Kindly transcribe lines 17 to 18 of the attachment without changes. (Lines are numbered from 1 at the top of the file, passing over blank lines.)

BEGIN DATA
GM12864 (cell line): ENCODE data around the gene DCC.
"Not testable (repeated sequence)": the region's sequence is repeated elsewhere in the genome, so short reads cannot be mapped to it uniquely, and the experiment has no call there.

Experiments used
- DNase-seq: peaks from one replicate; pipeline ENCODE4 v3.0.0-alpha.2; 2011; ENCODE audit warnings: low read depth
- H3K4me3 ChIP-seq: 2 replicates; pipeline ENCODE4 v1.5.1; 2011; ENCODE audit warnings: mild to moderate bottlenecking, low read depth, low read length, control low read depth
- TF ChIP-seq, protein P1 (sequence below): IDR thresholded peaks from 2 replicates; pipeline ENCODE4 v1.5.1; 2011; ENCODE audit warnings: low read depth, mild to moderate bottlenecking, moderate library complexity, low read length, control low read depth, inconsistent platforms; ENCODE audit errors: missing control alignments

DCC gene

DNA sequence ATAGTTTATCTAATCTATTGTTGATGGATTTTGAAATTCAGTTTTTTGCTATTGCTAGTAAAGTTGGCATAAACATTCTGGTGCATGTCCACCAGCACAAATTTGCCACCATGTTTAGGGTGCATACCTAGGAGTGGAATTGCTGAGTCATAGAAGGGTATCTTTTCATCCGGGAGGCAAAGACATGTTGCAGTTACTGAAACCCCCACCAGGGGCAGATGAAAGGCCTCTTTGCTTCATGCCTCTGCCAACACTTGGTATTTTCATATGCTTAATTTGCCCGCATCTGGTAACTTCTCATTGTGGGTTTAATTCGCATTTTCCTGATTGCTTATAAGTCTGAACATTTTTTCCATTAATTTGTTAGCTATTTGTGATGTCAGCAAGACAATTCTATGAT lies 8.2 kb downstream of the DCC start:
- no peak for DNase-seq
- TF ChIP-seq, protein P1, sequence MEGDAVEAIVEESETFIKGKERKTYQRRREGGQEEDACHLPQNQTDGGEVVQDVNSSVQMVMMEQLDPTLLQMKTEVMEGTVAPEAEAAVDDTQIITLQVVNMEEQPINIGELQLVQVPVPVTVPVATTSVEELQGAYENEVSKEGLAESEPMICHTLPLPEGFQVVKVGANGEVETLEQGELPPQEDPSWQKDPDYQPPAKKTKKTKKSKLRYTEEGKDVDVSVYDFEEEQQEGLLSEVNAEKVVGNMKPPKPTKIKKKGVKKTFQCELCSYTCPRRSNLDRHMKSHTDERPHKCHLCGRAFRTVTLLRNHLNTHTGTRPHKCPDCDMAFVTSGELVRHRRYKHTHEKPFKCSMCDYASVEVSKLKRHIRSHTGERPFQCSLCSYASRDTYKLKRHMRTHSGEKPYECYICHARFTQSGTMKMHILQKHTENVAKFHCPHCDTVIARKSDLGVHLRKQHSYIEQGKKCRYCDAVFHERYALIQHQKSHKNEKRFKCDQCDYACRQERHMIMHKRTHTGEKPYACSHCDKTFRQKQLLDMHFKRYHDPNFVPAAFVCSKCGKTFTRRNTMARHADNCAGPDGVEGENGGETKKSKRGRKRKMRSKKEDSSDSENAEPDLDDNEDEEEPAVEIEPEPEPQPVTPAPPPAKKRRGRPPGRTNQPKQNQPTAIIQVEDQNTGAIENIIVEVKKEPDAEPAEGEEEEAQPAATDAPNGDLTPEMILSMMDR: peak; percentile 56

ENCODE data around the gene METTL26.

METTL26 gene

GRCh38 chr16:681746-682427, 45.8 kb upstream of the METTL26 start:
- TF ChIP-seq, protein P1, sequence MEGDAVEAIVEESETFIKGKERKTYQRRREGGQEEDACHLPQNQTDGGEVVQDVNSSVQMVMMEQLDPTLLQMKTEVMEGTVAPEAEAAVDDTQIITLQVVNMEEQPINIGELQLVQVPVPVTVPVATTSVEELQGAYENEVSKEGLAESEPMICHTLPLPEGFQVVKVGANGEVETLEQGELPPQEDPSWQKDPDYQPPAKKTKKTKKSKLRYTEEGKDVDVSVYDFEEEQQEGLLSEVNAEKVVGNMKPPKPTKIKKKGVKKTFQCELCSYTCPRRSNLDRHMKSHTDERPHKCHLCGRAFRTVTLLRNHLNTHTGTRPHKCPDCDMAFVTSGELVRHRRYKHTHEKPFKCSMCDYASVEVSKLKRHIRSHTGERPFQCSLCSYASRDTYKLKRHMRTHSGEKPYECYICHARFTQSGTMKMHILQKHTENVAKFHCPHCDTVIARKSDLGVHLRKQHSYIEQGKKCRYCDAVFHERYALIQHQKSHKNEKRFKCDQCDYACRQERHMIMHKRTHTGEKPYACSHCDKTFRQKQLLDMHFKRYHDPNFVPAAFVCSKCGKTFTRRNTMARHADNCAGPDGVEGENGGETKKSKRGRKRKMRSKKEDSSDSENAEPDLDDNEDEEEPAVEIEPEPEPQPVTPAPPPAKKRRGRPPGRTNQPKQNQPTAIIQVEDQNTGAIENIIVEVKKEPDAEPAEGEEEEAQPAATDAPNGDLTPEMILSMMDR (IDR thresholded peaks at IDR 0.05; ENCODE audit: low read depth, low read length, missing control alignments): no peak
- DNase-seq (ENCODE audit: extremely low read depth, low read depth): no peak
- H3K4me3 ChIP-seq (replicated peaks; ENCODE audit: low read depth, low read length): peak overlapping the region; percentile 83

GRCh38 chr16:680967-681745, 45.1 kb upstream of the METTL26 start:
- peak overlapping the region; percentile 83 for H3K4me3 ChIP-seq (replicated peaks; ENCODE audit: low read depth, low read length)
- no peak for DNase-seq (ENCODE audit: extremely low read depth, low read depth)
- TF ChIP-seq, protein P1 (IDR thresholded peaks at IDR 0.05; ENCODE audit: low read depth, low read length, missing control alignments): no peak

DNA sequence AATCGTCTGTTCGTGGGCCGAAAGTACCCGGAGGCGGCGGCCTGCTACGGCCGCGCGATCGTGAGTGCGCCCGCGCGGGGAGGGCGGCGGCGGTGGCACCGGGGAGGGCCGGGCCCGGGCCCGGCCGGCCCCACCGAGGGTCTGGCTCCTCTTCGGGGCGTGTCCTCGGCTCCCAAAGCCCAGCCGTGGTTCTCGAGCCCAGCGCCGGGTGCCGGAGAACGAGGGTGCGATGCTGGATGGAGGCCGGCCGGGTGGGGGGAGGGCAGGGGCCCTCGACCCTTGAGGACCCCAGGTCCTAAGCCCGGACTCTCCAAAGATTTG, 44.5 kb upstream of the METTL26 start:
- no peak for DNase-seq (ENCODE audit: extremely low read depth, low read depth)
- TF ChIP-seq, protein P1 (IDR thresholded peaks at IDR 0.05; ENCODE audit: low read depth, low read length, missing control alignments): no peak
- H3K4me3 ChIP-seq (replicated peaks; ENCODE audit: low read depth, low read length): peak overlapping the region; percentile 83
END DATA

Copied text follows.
GRCh38 chr16:680967-681745, 45.1 kb upstream of the METTL26 start:
- peak overlapping the region; percentile 83 for H3K4me3 ChIP-seq (replicated peaks; ENCODE audit: low read depth, low read length)